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Emperor Interview

Interview with Samoth

Shortly after your sentence, you still managed to put together a side-project called Zyklon-B. Will you ever do anything more with it? How are things with Emperor and Nocturnal Art Productions?

With Emperor we’re now working on new material for the new album. All the basic material is done and we’re rehearsing like hell now to get ready for entering the studio in October. The keyboards and vocals will be done in the studio and the material written so far is very promising. My label, Nocturnal Art Productions, is definitely going in the right direction as well. We’ve resigned Limbonic Art, plus signed a few new acts (such as Odium and Apotheosis – both Black Metal bands). The debut album of Odium, The Sad Realm of the Stars, has been out since August and is doing pretty well. The debut of Apotheosis is scheduled for release in the beginning of next year.
As for Zyklon-B, that project has been dead for a couple of years and it wasn’t really much more than about four rehearsals and a “in a hurry” studio session. However, myself and Trym are jamming on some more extreme stuff now, not so unlike Zykion-B, but we’ll see how serious it gets.

Zyklon-B presented a rather extreme, cold and fierce approach in all of its aspects. Given the obvious association from its meaning, do you think it might have been misconstrued by your audience and, on the subject, what was your aim with it?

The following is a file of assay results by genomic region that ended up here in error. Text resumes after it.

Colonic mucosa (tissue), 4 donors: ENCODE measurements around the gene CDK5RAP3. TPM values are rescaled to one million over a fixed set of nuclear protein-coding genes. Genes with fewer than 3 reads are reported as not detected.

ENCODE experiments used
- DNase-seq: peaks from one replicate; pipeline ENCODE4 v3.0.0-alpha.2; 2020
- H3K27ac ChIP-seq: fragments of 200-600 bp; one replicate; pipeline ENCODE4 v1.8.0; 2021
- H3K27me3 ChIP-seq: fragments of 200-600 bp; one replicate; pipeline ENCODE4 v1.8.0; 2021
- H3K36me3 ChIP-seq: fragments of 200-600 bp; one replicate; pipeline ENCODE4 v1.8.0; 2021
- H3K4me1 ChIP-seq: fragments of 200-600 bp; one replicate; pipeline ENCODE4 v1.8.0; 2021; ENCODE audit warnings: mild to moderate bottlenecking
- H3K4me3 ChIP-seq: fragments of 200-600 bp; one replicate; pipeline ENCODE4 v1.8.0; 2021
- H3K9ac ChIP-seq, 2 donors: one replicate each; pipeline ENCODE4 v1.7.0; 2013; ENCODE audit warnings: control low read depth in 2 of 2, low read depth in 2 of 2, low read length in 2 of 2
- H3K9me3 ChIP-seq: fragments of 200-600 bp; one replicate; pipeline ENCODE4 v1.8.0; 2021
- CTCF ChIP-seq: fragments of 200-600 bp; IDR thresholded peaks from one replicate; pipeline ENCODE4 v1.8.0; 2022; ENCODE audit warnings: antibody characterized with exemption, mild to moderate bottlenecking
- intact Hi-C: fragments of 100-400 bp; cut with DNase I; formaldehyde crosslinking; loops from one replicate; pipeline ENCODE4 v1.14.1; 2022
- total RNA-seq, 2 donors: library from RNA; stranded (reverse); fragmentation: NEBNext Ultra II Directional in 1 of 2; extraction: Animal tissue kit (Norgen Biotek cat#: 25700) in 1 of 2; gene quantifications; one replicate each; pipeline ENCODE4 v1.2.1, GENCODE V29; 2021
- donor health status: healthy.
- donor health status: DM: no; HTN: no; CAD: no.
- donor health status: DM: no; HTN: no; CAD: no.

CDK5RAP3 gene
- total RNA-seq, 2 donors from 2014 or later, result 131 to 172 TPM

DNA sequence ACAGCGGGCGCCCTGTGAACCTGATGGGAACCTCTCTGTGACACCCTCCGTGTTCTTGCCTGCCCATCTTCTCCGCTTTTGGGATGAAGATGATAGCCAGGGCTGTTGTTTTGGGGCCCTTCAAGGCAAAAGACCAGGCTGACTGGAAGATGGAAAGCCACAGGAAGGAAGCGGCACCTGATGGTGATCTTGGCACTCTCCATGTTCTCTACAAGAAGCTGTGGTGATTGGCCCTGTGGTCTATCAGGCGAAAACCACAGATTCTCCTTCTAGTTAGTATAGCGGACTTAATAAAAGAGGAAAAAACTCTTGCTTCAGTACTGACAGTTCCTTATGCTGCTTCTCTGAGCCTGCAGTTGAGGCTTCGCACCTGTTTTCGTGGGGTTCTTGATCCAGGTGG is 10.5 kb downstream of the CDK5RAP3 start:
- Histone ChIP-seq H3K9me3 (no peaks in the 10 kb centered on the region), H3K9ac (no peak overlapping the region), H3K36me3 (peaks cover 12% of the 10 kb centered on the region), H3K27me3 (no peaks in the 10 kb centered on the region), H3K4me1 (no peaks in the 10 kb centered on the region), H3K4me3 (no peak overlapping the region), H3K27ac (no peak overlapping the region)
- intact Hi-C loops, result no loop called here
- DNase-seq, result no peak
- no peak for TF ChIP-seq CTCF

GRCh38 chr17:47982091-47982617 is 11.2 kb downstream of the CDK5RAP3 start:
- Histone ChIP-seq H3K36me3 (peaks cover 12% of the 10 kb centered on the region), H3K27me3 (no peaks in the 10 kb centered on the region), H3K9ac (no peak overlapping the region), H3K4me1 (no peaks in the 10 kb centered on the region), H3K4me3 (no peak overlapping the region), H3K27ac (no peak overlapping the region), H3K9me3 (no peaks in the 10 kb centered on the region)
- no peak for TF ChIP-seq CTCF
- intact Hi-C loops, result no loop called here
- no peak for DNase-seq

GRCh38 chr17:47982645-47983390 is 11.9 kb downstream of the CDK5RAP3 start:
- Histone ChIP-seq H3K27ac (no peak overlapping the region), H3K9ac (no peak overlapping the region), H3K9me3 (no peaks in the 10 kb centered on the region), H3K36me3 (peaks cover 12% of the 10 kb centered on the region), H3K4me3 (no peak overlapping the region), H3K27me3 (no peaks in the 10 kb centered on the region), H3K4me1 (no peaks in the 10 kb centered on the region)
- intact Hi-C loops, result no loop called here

The intention with Zyklon-B was to create extreme music with an extreme concept that was based on hostility towards mankind. The lyrics are words put together by quotes of several serial-killers and mass-murderers. Bloodsoil was a lyric written by my long-time friend Bård Eithun (Faust) who is, unfortunately, serving a long-time prison sentence. Zyklon-B was also supposed to be a fist in the face of humanity: a sociopath Metal machine! Due to the extreme nature of the band name, I know that some people have linked the project to Fascism and such but, as the cover states, “Zykion-B is not to be linked to any kind of racial or political preference”, so what more can I say? The name represents extremity and nothing else. As I said earlier, there was never too much time or real effort put into this project, but who knows? Maybe Dr. Zyklon might blow life to the tornado again.